As a campaign, the immediate goal isn't always to draw as many people as possible to your side. Mostly, it's to create something shareable so that instead of an organization expending its own effort to attract new loyalists, ordinary people become the recruiters, said Milan de Vries, MoveOn's director of analytics.
"We've gotten really good over the last few years at how to broadcast through e-mail with one big megaphone," he said. "But here, if we can harness the dynamics of the networks our members are a part of, we can broadcast with hundreds of megaphones at once."
There are two parts to how this works. The first part is what shows up by default when a user opts to share a campaign's content — things like the headline, graphic and a descriptive blurb. Tweaking the default text and images can sometimes have a profound effect on how users behave. Adding "sign the petition!" to social media posts, said ShareProgress founder Jim Pugh, had the consistent effect of increasing petition signatures. Maybe that sounds obvious. But to a social media manager being pulled in different directions all the time, even the smallest guidance is useful.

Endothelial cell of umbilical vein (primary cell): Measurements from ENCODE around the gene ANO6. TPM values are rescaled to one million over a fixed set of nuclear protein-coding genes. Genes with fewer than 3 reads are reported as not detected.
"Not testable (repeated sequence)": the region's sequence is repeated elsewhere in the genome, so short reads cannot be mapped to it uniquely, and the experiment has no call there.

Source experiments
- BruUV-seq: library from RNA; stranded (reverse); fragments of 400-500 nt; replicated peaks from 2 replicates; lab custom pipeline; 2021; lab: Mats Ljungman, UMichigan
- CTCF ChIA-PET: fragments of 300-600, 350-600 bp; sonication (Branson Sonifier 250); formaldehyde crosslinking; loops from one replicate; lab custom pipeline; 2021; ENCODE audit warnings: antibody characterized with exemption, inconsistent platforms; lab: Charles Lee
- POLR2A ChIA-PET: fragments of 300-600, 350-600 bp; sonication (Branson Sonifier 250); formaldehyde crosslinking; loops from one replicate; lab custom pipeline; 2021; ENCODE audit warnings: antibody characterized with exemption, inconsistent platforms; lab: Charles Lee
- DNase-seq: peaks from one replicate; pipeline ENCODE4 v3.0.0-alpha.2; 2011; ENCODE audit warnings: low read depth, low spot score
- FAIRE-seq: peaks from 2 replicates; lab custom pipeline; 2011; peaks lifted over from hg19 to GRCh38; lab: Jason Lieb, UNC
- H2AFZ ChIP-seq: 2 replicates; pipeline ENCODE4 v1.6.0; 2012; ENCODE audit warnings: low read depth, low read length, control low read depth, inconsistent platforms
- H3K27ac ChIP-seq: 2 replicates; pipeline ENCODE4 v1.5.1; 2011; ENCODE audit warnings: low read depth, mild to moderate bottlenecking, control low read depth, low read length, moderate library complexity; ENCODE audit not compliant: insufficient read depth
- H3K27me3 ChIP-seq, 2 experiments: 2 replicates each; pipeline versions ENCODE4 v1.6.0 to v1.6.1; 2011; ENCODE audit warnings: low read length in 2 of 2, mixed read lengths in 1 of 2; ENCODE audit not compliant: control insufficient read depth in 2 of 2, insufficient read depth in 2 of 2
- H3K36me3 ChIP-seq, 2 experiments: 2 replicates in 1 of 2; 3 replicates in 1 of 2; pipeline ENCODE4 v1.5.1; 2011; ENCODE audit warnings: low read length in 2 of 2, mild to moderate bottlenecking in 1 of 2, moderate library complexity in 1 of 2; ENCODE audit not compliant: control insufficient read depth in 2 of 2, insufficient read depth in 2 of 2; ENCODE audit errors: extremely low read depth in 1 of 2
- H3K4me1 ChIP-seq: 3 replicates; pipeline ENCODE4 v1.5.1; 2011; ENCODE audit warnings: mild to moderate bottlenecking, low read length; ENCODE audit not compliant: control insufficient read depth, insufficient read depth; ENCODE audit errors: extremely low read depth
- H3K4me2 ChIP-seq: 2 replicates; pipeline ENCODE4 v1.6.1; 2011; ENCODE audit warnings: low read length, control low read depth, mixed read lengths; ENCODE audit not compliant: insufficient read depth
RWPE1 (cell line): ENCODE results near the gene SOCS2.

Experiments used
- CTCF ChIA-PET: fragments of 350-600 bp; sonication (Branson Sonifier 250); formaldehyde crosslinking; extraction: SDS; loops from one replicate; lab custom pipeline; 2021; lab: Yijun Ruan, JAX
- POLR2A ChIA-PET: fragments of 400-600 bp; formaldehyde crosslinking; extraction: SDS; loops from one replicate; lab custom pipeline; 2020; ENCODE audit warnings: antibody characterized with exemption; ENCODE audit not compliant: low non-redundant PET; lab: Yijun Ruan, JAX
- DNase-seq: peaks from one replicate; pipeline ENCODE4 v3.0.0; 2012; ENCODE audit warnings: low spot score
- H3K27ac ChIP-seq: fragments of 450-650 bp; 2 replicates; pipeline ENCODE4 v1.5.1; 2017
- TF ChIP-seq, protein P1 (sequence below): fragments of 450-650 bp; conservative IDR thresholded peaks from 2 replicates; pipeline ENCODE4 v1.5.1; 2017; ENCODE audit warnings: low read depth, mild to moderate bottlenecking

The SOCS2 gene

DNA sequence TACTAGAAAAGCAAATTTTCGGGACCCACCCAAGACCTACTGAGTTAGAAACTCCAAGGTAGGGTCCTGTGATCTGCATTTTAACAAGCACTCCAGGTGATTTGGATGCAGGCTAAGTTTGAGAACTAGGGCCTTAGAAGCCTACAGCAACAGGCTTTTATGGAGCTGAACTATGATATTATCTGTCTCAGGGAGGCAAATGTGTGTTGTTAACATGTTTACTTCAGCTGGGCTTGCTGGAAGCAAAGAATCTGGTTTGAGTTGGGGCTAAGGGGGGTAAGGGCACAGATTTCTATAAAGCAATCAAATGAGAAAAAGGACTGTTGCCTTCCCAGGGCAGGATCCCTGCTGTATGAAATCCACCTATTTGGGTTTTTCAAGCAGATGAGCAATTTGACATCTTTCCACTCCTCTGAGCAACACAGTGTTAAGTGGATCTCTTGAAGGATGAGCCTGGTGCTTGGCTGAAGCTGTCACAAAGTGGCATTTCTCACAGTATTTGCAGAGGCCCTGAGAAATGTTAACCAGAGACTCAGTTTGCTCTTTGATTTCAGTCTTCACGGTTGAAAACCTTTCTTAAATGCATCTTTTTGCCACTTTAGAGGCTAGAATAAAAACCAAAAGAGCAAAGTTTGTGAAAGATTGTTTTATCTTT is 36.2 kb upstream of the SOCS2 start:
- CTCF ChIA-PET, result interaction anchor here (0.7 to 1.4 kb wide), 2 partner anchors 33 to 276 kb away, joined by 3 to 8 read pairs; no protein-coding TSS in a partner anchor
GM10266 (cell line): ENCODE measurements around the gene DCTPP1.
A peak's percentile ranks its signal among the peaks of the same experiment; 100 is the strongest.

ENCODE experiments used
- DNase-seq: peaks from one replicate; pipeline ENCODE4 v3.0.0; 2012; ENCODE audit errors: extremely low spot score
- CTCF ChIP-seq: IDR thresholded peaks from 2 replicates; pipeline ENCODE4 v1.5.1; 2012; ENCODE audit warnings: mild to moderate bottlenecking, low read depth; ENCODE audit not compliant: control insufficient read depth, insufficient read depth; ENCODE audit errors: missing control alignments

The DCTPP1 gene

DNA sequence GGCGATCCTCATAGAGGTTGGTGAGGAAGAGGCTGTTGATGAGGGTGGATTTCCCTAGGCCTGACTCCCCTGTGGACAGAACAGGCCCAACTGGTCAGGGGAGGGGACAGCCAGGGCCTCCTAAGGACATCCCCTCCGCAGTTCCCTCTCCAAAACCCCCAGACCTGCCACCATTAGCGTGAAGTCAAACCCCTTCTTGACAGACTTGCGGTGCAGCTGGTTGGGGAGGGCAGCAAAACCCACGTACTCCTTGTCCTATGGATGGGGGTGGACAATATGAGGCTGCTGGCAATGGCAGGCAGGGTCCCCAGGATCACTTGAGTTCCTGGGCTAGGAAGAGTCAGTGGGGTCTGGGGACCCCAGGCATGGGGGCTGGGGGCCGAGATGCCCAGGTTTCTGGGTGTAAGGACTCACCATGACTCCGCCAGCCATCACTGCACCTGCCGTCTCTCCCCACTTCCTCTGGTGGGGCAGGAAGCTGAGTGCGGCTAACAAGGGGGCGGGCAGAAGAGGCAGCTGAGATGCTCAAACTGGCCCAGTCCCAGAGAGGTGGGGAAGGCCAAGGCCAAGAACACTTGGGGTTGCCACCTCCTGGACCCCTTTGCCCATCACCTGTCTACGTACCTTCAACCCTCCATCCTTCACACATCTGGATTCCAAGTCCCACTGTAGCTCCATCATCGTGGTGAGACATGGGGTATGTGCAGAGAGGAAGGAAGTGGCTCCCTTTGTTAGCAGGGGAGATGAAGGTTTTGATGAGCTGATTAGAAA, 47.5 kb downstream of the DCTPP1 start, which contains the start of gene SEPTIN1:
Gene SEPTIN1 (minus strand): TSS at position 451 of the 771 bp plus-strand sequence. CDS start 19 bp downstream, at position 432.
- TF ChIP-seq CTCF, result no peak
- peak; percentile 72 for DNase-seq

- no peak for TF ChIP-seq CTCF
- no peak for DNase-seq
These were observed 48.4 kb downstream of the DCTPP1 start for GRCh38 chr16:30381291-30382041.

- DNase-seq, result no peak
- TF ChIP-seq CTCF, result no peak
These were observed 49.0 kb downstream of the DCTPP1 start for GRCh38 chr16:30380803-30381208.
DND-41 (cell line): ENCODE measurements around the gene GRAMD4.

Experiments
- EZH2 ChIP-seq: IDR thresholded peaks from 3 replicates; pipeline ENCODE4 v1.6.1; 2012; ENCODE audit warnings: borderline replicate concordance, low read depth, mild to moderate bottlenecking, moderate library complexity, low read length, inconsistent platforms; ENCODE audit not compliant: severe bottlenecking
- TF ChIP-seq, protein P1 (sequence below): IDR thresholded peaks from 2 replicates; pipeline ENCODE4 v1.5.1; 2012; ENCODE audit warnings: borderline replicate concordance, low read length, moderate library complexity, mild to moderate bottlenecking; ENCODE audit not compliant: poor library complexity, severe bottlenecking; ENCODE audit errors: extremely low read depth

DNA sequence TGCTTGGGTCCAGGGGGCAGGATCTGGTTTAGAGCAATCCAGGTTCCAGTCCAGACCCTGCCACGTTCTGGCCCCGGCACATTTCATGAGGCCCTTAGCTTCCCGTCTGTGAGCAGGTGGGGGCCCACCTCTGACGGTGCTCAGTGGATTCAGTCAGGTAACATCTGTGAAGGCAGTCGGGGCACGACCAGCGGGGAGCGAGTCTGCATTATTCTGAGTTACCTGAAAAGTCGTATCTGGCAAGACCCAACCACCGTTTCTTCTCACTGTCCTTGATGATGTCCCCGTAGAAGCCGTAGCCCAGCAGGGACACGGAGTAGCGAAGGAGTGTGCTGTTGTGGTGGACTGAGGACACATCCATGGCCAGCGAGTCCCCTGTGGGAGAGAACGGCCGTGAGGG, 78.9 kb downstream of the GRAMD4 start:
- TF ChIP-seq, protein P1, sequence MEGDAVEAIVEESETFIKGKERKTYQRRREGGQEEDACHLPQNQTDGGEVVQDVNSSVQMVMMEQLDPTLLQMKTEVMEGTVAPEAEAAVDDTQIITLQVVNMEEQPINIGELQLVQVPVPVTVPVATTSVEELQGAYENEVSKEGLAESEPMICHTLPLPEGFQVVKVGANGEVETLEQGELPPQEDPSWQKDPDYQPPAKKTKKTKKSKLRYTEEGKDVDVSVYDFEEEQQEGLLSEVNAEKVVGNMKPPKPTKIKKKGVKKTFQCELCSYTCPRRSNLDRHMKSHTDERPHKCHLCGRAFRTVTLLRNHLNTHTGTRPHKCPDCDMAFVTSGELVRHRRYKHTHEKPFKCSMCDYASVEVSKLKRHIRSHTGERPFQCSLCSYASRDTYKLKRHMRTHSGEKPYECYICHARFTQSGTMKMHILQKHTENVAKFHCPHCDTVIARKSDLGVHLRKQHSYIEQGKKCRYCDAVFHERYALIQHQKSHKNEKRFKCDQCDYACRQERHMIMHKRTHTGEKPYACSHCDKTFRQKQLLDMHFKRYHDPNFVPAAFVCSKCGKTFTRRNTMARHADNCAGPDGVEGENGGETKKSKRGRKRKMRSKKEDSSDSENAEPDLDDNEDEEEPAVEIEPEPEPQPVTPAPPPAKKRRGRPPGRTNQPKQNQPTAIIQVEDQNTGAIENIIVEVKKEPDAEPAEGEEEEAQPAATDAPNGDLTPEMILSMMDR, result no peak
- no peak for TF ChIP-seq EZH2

The second part involves giving users a choice to customize the headline text and other elements to their own liking. Together, the one-two punch helps content get noticed in the first place and draws potential supporters even closer by making the cause participatory. Personalized messages go an especially long way toward enhancing virality.
To the untrained, virality might just imply the number of times someone watched a YouTube video or liked a Facebook post. But if the objective is to directly compare two social media messages in an attempt to determine which is better, then what you need is something a little more scientific. For that, MoveOn came up with what de Vries called "the coefficient of virality." For every person that sees an item from a MoveOn campaign, how many more people will see and share the same thing?